bus ride to dinner, we handed them out to the winners. Five people solved
all five cryptograms: Gabrielle, Alannah, Dani, and Chris. )

At 4:00
pm, soggy but cheerful, we headed to the Fairfield Inn to check in and get
ready for dinner.

Dinner was at Fort Jackson, a Civil War era fortification located on the
river downstream of Savannah. The students were greeted by three soldiers
dressed in Civil War garb.They learned some basic field drills and then had dinner (fortunately
chicken tenders, not salt pork). Afterwards, they were split into three
companies, and cycled through three different presentations.Up on the wall, they learned about the role of blacks during the war, and
inspected a fiberglass cannon used in the filming of Glory.Back on the field they learned about nineteenth century communications,
and got to try their hand with semaphore flags.

In the supply room they were shown what soldiers ate (yuck) and wore.

The grand finale was the firing of the 12-pound field cannon. We learned
how it is cleaned and loaded, a non-trivial process that could be
accomplished in 15 seconds by a team of seven. We also learned that when
it’s fired you want to have your fingers in your ears!


Thursday morning one of our buses broke down, so we had to transfer the
group to our first stop in two shifts.

Our first stop was the Railroad Museum, where we had a very entertaining and
informative tour by the museum’s director. She showed us how the turntable
worked (we went for a very noisy ride), and described the machinery and
tools that were used to service the locomotives. The facility was quite
sophisticated for its time, using a central steam engine to drive rotating
shafts that went to buildings throughout the yard, providing power to the

A circular building in the yard was a community shower. Excess steam
heated water in a tank above the individual stalls, and a tall smokestack
carried away the leftover heat.

Next stop was Fort Pulaski. I was dubious that we could find a third fort in
as many days interesting, but our National Park Service Ranger guide was
funny, fascinating and really brought the place to life. When one girl
asked what cause the impressive holes lining one wall of the fort he exclaimed,
“Woodpeckers! We’ve got a terrible woodpecker problem here!”The fort, originally constructed prior to the revolution, was believed
impregnable. Yet its wall was breached in just 36 hours, using a new cannon
developed during the Civil War.It was quite exhilarating to be up on the railing-free wall. Particularly
for those of us trying to keep the kids away from the edge.


Near Fort Pulaski is The Crab Shack, an unparalleled dive where we had some
delicious crab, shrimp, mussels, and crawfish. Well, some of us did. Chicken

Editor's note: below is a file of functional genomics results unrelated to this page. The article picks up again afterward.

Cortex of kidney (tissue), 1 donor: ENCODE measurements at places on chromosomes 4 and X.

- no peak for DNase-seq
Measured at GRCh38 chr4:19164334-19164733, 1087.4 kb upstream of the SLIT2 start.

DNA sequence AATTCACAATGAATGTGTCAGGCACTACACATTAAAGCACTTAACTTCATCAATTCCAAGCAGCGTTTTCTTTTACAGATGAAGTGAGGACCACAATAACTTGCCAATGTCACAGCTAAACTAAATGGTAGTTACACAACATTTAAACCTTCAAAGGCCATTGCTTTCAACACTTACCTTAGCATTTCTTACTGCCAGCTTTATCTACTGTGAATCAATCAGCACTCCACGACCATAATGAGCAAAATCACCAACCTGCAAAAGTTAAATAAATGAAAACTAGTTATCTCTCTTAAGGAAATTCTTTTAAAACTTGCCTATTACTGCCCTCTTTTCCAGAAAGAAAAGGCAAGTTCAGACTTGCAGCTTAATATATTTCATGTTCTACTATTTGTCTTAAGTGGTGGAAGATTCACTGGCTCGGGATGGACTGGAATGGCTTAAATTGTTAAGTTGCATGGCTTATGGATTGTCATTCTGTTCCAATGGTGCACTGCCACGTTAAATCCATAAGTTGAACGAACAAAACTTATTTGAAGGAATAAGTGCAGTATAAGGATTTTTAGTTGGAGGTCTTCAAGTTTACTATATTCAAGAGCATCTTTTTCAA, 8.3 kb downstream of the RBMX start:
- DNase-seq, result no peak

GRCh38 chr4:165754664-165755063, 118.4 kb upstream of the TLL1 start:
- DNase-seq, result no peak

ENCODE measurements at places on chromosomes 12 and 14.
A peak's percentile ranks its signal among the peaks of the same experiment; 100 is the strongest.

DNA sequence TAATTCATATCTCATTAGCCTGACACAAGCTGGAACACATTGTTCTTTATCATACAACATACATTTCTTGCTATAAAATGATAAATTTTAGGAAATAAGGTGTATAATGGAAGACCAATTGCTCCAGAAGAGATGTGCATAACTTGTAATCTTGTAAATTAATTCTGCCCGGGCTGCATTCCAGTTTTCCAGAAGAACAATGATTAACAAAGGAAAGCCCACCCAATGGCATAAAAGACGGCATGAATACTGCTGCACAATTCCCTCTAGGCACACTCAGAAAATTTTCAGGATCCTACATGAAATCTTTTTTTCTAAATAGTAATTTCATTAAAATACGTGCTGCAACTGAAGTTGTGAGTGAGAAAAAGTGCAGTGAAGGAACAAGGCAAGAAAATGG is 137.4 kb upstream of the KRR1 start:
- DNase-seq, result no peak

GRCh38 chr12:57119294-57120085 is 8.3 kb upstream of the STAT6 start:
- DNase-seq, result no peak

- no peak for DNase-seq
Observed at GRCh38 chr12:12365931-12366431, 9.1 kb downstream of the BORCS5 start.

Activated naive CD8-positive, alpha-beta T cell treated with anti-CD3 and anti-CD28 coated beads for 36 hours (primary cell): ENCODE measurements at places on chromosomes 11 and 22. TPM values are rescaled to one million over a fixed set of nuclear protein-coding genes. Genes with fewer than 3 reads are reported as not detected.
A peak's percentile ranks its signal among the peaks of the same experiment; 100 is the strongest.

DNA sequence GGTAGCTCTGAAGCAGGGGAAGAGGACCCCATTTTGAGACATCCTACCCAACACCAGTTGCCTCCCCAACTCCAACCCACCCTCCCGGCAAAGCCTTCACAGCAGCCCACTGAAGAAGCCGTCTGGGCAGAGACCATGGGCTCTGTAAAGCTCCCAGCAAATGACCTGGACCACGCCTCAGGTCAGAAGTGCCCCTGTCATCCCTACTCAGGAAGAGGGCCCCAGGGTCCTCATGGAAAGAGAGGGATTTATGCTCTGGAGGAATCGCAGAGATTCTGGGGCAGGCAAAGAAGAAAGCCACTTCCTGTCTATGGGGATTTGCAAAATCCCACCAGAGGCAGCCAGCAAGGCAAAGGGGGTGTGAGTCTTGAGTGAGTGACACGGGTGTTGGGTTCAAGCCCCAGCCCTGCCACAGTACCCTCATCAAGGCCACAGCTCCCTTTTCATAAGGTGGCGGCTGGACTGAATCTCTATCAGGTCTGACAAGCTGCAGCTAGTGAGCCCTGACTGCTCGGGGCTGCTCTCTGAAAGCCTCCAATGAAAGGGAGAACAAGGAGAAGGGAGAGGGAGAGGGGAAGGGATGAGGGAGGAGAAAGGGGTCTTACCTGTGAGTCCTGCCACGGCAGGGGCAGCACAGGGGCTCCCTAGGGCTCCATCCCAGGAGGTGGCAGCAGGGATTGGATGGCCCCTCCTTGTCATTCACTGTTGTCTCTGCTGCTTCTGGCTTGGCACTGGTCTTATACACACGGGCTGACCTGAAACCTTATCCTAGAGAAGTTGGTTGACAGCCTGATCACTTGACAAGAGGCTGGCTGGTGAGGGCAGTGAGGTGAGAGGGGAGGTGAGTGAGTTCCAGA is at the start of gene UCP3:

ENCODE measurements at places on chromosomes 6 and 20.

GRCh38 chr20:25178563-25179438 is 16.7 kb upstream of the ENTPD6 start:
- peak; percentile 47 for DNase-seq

and hotdogs won the popular vote.
We stopped briefly at the lighthouse on Tybee Island, but with the museum
closed it hardly seemed worth the price of admission, so we walked along the
beach instead. It was cool, with a stiff wind blowing, but no rain. Nearby
was a great concrete structure, now the Shriners’ Hall. I wondered if it was
originally a WWII era fortification or U-boat lookout station. There were no
explanatory signs, but plenty of keep off warnings.

Dinner was on a river boat on the Savannah River. The group, wearing their
school uniforms, posed on the River Walk in front of it prior to boarding.
Quite a few of the kids were dragging from our busy schedule, and a few had
colds or the flu, but there was still an enthusiast group doing karaoke
after dinner.We were all definitely ready for bed by the time we got back to the


Luggage packed, continental breakfast, and onto the bus by 9:00 am, we
headed for our final stop: the Mighty Eight Air Force Heritage Museum. This
wonderful museum presents the history of World War II, particularly the
European Theater, from 1933 through 1945. Several videos and our informative
guide brought the conflict to life. It appeared to be the first time that
many of the girls had been exposed to this information, and I think they
learned a tremendous amount about it.

One terrific multi-screen show put us in the seats of a B-17 mission,
including explosions and wind coming in the bomb bay doors. It was quite

On the way home I handed out some Weird
Facts About Florida

At last the six hour bus ride was over. A cheer went up as we pulled into
the Windermere Preparatory School parking lot. Kids and luggage tumbled out
of the bus into the arms and cars of their waiting parents.

We learned a tremendous amount on the trip. The students learned about
everything from the Civil War to World War II, with stops in Antarctica and
under the ocean along the way. The adults learned a few things, too,
particularly about keeping track of students. I think everyone had a great
time, but I also know we’ll all be happy to be home in our own beds, for a
loooong night’s sleep.Steve Alcorn
April 2002